Bexley City Council officially has adopted a resolution declaring the city as welcoming to all refugees and immigrants.
The resolution, introduced on May 23, declares that Bexley "welcomes all residents and visitors; including immigrants and refugees seeking new homes, safety, freedom, and opportunity; feel welcome, safe, and able to fully participate in and contribute to our city's economic and social life."
In a 6-1 vote June 27, council approved the measure co-sponsored by members Lori Ann Feibel, Mary Gottesman, Steve Keyes, Troy Markham, Deneese Owen and council President Tim Madison.
Madison said he considers the resolution to be as significant as the nondiscrimination ordinance the city adopted in 2015, which was designed to prevent and penalize discrimination of all kinds, including against lesbian, gay, bisexual and transgender individuals.
"The nondiscrimination ordinance and this resolution, in my opinion, are the two most important pieces of legislation that this council has passed or will ever pass," Madison said.
The resolution is especially important, Madison said, because a group of residents drafted it. A coalition of neighborhood groups known as East Side People Power, which includes several Bexley residents, approached council about the resolution earlier this year.
The idea originated from discussions about the 2016 presidential election and the divisive debate about immigration, said Tim Katz, a Bexley resident who is part of East Side People Power.
"I'm really impressed with the level of discourse on council and really impressed with how very seriously the council members took it and considered it," Katz said.
"The resolution only has so much impact -- it's not an ordinance. But it is a statement of philosophy and approach, and now I'd like to see it shared broadly with the community," he said.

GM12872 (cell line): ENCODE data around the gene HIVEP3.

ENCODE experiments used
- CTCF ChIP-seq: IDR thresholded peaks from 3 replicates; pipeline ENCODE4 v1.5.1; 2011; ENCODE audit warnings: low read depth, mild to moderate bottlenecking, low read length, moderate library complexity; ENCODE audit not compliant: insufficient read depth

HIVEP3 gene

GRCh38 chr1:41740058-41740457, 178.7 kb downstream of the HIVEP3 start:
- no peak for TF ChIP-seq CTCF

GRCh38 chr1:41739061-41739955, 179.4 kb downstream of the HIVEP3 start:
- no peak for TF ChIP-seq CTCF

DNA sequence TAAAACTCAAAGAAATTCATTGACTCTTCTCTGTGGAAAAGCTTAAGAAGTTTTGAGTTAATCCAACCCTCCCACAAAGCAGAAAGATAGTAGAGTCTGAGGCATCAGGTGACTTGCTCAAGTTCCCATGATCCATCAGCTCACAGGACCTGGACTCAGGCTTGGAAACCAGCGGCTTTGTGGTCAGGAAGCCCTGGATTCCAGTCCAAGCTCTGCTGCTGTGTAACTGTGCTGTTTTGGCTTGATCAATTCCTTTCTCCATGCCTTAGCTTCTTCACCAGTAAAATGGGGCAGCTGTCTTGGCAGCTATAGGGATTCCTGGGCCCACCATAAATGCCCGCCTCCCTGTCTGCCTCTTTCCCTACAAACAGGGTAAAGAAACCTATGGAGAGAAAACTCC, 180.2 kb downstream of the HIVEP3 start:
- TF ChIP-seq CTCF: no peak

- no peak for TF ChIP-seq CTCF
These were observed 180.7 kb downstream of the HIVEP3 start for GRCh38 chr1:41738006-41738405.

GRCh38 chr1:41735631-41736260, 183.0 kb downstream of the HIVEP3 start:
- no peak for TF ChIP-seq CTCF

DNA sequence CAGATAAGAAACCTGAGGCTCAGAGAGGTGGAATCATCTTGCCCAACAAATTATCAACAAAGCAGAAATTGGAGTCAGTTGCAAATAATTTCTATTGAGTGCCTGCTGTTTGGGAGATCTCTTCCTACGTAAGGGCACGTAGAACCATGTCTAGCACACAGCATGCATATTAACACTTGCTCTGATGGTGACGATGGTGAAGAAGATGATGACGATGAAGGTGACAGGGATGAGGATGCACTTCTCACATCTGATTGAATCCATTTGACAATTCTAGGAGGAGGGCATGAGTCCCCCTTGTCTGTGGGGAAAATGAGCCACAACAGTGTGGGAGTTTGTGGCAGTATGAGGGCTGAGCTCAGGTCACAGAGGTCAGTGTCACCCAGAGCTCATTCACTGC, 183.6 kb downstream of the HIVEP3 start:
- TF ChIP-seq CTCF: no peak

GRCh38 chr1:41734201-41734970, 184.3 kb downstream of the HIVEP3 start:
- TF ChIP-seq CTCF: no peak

Owen said the resolution has personal significance, since she and her mother were born in Taiwan and moved to the United States when Owen was 14.
"I understand the immigrant experience perhaps a little bit, at least," Owen said.
"To have a daughter who was born here in this country who was asked in recent months whether or not her grandmother and I would be sent back to the county where we were born. To be able to say to her that I was able to sit up here with city leadership and vote for something like this (resolution) is pretty tremendous," she said.
Bexley Mayor Ben Kessler said he supports the resolution and the issue also hits close to home because his wife is a legal immigrant from Ireland.
"This isn't about legal or illegal immigrants," Kessler said. "This is really about our philosophy as it pertains to being a country that honors the promises that we make and is open to refugees."
Councilman Richard Sharp, who cast the sole dissenting vote, said he opposed the resolution because it makes a partisan political statement and doesn't go far enough to send a welcoming message to all people.
"I didn't think it was a balanced political statement," Sharp said. "It didn't address all sides of the issue."